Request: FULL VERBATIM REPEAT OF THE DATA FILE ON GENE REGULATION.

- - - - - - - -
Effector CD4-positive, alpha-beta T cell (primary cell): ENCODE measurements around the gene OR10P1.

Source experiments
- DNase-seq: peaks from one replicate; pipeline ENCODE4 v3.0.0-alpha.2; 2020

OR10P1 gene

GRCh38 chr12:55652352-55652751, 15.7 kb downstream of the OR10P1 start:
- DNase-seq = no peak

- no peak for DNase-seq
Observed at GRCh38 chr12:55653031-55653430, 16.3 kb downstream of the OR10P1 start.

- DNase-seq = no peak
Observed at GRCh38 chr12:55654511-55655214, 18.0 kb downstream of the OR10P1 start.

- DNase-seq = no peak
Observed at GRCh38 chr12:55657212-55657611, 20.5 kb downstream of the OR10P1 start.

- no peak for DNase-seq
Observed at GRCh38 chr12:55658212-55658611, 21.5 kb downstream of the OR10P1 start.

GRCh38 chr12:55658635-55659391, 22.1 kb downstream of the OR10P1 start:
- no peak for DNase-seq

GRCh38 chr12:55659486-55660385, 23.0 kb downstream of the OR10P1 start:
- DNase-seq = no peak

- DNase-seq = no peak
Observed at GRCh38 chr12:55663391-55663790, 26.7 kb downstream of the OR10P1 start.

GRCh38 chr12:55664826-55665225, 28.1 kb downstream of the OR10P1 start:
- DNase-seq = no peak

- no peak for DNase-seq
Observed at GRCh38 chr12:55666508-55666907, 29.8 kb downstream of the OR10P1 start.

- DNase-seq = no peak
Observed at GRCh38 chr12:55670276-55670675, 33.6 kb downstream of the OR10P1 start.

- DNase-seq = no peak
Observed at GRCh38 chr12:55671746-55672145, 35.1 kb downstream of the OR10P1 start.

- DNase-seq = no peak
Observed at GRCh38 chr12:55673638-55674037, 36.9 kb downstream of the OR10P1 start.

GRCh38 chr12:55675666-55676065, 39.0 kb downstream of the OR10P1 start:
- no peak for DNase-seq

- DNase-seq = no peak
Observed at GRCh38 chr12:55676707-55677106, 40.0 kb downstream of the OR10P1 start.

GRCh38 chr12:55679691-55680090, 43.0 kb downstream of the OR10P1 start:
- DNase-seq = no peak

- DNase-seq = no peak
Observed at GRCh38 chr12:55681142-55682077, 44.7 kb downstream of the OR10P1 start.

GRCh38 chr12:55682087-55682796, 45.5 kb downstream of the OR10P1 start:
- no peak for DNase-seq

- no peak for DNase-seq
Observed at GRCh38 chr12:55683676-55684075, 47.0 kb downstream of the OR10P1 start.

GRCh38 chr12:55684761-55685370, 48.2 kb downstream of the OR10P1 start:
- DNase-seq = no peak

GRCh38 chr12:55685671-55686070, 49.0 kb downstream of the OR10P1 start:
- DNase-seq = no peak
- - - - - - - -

Effector CD4-positive, alpha-beta T cell (primary cell): ENCODE measurements around the gene OR10P1.

Source experiments
- DNase-seq: peaks from one replicate; pipeline ENCODE4 v3.0.0-alpha.2; 2020

OR10P1 gene

GRCh38 chr12:55652352-55652751, 15.7 kb downstream of the OR10P1 start:
- DNase-seq = no peak

- no peak for DNase-seq
Observed at GRCh38 chr12:55653031-55653430, 16.3 kb downstream of the OR10P1 start.

- DNase-seq = no peak
Observed at GRCh38 chr12:55654511-55655214, 18.0 kb downstream of the OR10P1 start.

- DNase-seq = no peak
Observed at GRCh38 chr12:55657212-55657611, 20.5 kb downstream of the OR10P1 start.

- no peak for DNase-seq
Observed at GRCh38 chr12:55658212-55658611, 21.5 kb downstream of the OR10P1 start.

GRCh38 chr12:55658635-55659391, 22.1 kb downstream of the OR10P1 start:
- no peak for DNase-seq

GRCh38 chr12:55659486-55660385, 23.0 kb downstream of the OR10P1 start:
- DNase-seq = no peak

- DNase-seq = no peak
Observed at GRCh38 chr12:55663391-55663790, 26.7 kb downstream of the OR10P1 start.

GRCh38 chr12:55664826-55665225, 28.1 kb downstream of the OR10P1 start:
- DNase-seq = no peak

- no peak for DNase-seq
Observed at GRCh38 chr12:55666508-55666907, 29.8 kb downstream of the OR10P1 start.

- DNase-seq = no peak
Observed at GRCh38 chr12:55670276-55670675, 33.6 kb downstream of the OR10P1 start.

- DNase-seq = no peak
Observed at GRCh38 chr12:55671746-55672145, 35.1 kb downstream of the OR10P1 start.

- DNase-seq = no peak
Observed at GRCh38 chr12:55673638-55674037, 36.9 kb downstream of the OR10P1 start.

GRCh38 chr12:55675666-55676065, 39.0 kb downstream of the OR10P1 start:
- no peak for DNase-seq

- DNase-seq = no peak
Observed at GRCh38 chr12:55676707-55677106, 40.0 kb downstream of the OR10P1 start.

GRCh38 chr12:55679691-55680090, 43.0 kb downstream of the OR10P1 start:
- DNase-seq = no peak

- DNase-seq = no peak
Observed at GRCh38 chr12:55681142-55682077, 44.7 kb downstream of the OR10P1 start.

GRCh38 chr12:55682087-55682796, 45.5 kb downstream of the OR10P1 start:
- no peak for DNase-seq

- no peak for DNase-seq
Observed at GRCh38 chr12:55683676-55684075, 47.0 kb downstream of the OR10P1 start.

GRCh38 chr12:55684761-55685370, 48.2 kb downstream of the OR10P1 start:
- DNase-seq = no peak

GRCh38 chr12:55685671-55686070, 49.0 kb downstream of the OR10P1 start:
- DNase-seq = no peak